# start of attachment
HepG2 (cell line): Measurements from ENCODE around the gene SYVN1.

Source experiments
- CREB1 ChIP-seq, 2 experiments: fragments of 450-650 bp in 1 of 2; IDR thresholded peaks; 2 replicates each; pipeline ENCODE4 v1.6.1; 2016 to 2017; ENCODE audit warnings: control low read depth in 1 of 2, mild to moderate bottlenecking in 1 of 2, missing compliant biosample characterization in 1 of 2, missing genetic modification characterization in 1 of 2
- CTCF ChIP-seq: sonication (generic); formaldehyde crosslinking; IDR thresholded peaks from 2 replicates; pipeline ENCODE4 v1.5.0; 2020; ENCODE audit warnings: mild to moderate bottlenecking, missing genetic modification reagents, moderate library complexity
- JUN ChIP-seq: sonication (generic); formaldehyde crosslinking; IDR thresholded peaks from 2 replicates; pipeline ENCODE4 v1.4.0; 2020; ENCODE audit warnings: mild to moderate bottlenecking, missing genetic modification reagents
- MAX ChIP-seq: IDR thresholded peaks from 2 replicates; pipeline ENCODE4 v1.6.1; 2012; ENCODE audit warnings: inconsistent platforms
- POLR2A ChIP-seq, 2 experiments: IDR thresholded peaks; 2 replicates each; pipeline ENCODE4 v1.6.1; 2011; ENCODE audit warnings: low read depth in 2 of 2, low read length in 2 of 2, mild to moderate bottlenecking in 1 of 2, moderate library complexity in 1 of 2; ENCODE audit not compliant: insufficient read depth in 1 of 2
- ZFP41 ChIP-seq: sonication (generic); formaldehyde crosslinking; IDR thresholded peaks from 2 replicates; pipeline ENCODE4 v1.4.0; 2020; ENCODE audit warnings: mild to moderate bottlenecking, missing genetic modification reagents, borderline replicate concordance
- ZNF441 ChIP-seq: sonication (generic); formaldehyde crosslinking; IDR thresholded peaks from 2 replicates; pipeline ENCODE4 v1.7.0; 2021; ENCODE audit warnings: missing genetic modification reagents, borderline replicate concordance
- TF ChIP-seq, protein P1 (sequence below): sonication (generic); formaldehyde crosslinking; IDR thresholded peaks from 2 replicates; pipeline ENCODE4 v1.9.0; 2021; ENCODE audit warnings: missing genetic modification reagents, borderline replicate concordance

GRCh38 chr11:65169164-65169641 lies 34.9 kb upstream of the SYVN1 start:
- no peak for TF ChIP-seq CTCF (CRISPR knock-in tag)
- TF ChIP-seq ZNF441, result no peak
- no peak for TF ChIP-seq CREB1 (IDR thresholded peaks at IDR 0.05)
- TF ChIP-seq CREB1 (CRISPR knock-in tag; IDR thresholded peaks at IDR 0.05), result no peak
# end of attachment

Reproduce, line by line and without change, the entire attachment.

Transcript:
HepG2 (cell line): Measurements from ENCODE around the gene SYVN1.

Source experiments
- CREB1 ChIP-seq, 2 experiments: fragments of 450-650 bp in 1 of 2; IDR thresholded peaks; 2 replicates each; pipeline ENCODE4 v1.6.1; 2016 to 2017; ENCODE audit warnings: control low read depth in 1 of 2, mild to moderate bottlenecking in 1 of 2, missing compliant biosample characterization in 1 of 2, missing genetic modification characterization in 1 of 2
- CTCF ChIP-seq: sonication (generic); formaldehyde crosslinking; IDR thresholded peaks from 2 replicates; pipeline ENCODE4 v1.5.0; 2020; ENCODE audit warnings: mild to moderate bottlenecking, missing genetic modification reagents, moderate library complexity
- JUN ChIP-seq: sonication (generic); formaldehyde crosslinking; IDR thresholded peaks from 2 replicates; pipeline ENCODE4 v1.4.0; 2020; ENCODE audit warnings: mild to moderate bottlenecking, missing genetic modification reagents
- MAX ChIP-seq: IDR thresholded peaks from 2 replicates; pipeline ENCODE4 v1.6.1; 2012; ENCODE audit warnings: inconsistent platforms
- POLR2A ChIP-seq, 2 experiments: IDR thresholded peaks; 2 replicates each; pipeline ENCODE4 v1.6.1; 2011; ENCODE audit warnings: low read depth in 2 of 2, low read length in 2 of 2, mild to moderate bottlenecking in 1 of 2, moderate library complexity in 1 of 2; ENCODE audit not compliant: insufficient read depth in 1 of 2
- ZFP41 ChIP-seq: sonication (generic); formaldehyde crosslinking; IDR thresholded peaks from 2 replicates; pipeline ENCODE4 v1.4.0; 2020; ENCODE audit warnings: mild to moderate bottlenecking, missing genetic modification reagents, borderline replicate concordance
- ZNF441 ChIP-seq: sonication (generic); formaldehyde crosslinking; IDR thresholded peaks from 2 replicates; pipeline ENCODE4 v1.7.0; 2021; ENCODE audit warnings: missing genetic modification reagents, borderline replicate concordance
- TF ChIP-seq, protein P1 (sequence below): sonication (generic); formaldehyde crosslinking; IDR thresholded peaks from 2 replicates; pipeline ENCODE4 v1.9.0; 2021; ENCODE audit warnings: missing genetic modification reagents, borderline replicate concordance

GRCh38 chr11:65169164-65169641 lies 34.9 kb upstream of the SYVN1 start:
- no peak for TF ChIP-seq CTCF (CRISPR knock-in tag)
- TF ChIP-seq ZNF441, result no peak
- no peak for TF ChIP-seq CREB1 (IDR thresholded peaks at IDR 0.05)
- TF ChIP-seq CREB1 (CRISPR knock-in tag; IDR thresholded peaks at IDR 0.05), result no peak